The bustling streets of big cities like London and New York can be daunting for some, and it’s well-known that both stress levels and housing costs are often much higher for those who live in them. But now an expert has suggested that in spite of this, living in a busy city actually increases your happiness.
Dr Jeanette Bicknell of Toronto’s York University claims that people feel the most content when they are busy, and naturally, this is a feeling most common among those who live in urban areas due to their fast-paced nature. In her writing, she focuses on a study by the University of California’s Robert Levine, who investigated the pace of residents in cities from 31 countries.
‘In U.S. studies, the happiest people reported that they were busy, in the sense that they had little excess time, yet did not feel rushed. Like big-city dwellers, they seemed to thrive at a faster pace,’ Bicknell wrote in a post on her science blog, Nautilus.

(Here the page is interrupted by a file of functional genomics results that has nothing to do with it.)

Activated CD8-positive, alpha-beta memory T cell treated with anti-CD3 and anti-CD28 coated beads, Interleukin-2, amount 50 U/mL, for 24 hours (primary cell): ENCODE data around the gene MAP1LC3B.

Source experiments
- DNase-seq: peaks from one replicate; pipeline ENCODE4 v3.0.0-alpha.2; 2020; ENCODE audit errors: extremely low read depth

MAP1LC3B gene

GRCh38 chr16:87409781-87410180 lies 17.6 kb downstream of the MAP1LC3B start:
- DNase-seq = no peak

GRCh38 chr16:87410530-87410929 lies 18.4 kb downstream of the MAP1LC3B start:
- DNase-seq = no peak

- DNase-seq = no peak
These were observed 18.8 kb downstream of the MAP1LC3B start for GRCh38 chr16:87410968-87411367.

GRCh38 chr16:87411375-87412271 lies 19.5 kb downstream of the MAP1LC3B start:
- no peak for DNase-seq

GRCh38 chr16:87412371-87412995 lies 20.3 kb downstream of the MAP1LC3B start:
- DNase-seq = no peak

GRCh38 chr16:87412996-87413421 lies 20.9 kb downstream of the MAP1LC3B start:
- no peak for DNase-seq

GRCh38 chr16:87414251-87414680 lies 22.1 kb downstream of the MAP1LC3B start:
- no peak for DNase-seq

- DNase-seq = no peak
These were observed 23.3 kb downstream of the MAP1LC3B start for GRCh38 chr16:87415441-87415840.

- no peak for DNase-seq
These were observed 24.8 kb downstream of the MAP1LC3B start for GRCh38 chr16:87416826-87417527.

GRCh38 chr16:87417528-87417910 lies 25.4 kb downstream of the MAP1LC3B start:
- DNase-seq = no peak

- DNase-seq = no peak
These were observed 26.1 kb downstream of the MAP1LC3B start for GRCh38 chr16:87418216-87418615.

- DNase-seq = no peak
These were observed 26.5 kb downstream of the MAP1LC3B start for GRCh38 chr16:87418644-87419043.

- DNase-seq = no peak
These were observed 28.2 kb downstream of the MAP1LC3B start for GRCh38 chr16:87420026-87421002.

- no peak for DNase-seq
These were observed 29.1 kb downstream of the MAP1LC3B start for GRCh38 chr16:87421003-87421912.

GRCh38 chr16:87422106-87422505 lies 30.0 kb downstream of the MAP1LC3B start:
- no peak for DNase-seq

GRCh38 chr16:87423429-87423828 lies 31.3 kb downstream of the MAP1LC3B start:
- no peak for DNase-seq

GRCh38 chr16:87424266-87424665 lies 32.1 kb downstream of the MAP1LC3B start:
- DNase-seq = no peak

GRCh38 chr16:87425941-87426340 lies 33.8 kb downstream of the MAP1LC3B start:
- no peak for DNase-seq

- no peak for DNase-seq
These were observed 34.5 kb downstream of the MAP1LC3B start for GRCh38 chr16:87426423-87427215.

‘Among individuals in a society, busyness – or the feeling of busyness – seems to be an important factor in well-being. That feeling of busyness—of having a lot to do and too little time in which to do it is often associated with stress and anxiety. However in many contexts being “busy” is badge of honour: Busy parents are seen as devoted to their children’s well-being, the busy real estate agent must be closing lots of sales, and the busy lawyer can charge a premium hourly rate.’
Her research is backed up by one of a similar nature. In 2017, researchers from Oxford University and University of Hong Kong conducted a study in which they assessed the health of 419,562 individuals from 22 British cities. They too concluded that those living in higher-density areas were most likely to lead both happier and more active lives than those living in suburban regions.
Now all we need to do is remember this the next time we’re squished into a tube carriage…